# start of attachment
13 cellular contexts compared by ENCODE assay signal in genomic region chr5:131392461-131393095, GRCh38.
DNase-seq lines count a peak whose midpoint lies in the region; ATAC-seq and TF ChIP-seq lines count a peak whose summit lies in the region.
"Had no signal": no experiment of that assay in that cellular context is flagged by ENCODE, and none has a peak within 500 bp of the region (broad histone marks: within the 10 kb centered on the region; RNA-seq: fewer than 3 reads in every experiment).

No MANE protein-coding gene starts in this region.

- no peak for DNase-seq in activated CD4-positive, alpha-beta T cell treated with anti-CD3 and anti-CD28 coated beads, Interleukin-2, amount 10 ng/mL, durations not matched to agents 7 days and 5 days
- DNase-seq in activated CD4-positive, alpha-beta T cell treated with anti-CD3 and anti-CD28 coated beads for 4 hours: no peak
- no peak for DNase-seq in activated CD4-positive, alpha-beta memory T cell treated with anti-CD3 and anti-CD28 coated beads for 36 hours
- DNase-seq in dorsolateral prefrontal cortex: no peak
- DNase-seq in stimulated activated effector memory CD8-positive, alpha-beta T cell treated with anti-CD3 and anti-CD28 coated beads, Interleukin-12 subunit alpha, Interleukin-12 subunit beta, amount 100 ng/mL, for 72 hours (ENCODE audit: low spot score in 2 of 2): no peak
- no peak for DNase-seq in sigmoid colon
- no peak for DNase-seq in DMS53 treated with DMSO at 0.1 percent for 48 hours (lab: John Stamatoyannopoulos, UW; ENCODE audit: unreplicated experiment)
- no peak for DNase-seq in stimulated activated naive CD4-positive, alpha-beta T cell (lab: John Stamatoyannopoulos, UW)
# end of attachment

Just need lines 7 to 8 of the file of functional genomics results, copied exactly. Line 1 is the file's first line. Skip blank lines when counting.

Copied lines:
- no peak for DNase-seq in activated CD4-positive, alpha-beta memory T cell treated with anti-CD3 and anti-CD28 coated beads for 36 hours
- DNase-seq in dorsolateral prefrontal cortex: no peak